Codependency is a term which describes a double-sided relationship in which one person enables and the other controls. This relationship can happen between just two people, as in the husband/wife relationship, but sometimes it can be seen in the family unit as a whole. When a loved one has a drug or alcohol abuse problem, the spouse or family members will often respond by attempting to hide the fact from outsiders. Enablers believe they are acting in a loving way when, in fact, they are merely deepening the abuse habit.
Given enough time, someone struggling with an addiction will become more focused on getting and using drugs to the neglect of responsibilities and relationships, even the closest ones. The codependent person(s) in the relationship will try to cover for the neglect by taking on added responsibilities themselves. They may take on extra work in the home, make excuses at the loved ones place of employment and lie to others when the abusing person does not show up for important events.
Addiction also often leads to high-risk behaviors. It can lead to driving while drunk or high. Someone abusing drugs may begin to associate with unsavory people or steal from loved ones to buy drugs and more. The codependent enabler will usually act in a couple of ways through this time. They may loan the person money to try and keep them from stealing or they may go to great lengths to hide money from them. They will also usually become hyper-vigilant about keeping tabs on the drug abuser as well. They will exhaust themselves with questions, checking up on whereabouts, plans and activities.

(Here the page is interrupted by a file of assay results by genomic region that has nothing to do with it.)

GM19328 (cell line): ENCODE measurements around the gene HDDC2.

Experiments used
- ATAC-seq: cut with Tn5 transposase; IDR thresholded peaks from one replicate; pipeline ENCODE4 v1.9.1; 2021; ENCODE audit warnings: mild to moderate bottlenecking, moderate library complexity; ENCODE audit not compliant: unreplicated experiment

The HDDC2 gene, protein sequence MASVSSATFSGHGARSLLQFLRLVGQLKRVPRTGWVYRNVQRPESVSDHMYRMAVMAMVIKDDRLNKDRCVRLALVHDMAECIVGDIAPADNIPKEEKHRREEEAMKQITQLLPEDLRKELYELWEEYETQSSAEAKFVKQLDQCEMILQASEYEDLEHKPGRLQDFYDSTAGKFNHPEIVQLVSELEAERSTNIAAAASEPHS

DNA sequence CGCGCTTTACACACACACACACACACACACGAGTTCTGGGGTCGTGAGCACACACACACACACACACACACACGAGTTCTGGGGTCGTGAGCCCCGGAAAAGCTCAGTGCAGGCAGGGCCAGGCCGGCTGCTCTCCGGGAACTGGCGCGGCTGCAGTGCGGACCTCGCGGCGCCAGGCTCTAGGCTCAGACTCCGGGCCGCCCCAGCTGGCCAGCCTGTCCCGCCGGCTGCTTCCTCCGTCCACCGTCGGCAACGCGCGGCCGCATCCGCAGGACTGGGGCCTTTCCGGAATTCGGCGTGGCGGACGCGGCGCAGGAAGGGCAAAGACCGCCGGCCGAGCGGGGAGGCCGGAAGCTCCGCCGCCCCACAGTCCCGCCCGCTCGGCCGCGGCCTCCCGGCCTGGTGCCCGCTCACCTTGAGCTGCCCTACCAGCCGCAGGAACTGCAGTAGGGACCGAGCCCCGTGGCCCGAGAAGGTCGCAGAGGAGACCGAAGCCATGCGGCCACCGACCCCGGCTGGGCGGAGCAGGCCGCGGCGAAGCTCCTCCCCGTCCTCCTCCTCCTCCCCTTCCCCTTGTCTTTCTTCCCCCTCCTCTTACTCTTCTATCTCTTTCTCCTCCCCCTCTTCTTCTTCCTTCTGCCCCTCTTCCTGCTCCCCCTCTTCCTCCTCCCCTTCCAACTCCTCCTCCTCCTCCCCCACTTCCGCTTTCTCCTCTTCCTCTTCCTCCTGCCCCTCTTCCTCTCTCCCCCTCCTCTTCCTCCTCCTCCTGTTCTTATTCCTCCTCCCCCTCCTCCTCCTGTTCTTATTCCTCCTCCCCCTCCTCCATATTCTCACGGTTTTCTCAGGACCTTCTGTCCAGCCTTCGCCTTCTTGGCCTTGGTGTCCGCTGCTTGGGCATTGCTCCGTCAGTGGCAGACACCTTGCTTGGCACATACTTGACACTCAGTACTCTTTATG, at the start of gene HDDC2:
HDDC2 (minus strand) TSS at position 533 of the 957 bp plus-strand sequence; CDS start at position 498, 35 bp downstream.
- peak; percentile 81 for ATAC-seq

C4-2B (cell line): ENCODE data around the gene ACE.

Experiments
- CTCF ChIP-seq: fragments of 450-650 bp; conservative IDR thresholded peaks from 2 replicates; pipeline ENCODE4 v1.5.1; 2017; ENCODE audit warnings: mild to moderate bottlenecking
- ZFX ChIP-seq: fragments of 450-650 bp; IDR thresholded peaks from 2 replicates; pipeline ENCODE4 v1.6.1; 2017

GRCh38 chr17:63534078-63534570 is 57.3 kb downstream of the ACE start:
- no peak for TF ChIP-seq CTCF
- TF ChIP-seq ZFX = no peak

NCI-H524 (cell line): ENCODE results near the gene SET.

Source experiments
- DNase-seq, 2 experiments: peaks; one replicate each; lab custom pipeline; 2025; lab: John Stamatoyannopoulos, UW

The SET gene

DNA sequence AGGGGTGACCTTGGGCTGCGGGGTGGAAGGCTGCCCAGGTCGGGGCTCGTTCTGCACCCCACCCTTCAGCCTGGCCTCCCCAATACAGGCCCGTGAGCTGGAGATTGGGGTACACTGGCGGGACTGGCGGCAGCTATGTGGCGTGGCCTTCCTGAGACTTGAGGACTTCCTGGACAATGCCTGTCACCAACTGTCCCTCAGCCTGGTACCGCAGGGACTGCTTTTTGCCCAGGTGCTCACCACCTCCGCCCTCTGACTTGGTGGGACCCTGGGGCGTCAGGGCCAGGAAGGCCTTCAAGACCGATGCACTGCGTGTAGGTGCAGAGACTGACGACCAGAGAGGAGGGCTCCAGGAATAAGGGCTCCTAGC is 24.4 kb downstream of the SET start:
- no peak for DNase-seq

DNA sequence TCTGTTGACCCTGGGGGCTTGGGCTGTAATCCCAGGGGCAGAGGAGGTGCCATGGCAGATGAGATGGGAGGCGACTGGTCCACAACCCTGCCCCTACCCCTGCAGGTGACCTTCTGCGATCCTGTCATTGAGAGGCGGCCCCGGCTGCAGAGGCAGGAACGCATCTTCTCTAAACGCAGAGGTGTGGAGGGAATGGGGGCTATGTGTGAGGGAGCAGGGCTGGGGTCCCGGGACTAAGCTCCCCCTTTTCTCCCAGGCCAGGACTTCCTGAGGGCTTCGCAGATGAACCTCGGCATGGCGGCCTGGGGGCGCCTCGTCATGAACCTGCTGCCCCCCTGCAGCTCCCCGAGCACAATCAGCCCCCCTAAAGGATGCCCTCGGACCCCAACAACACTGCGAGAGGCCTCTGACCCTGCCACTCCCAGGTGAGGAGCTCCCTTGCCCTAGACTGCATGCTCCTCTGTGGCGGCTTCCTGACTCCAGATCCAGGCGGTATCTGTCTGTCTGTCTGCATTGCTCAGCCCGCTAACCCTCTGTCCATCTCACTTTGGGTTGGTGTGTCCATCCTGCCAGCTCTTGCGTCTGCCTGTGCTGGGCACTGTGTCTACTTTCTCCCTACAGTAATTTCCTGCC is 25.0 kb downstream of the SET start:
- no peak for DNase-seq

The codependent enabler believes they are protecting their loved one, but the truth is that often their own needs are driving their behavior. The codependent person is not happy with him/herself but does get satisfaction from taking care of other’s needs. The enabler is usually attempting to control the other person. As the codependent person begins to realize the futility of what they are doing, they often become depressed.
Codependency and drug or alcohol abuse frequently go hand in hand but it is possible to change the relationship dynamic. It will usually takes a crisis in order to get the person(s) to realize that they also have a problem. Sometimes the hospitalization of the drug user will bring on the realization, other times drug rehab is the place where the unhealthy relational habits are uncovered. Fortunately, family therapy is an integral part of rehab. Therapy offers everyone concerned the opportunity to see their own contribution to the problem and to learn new, healthier ways of relating and responding.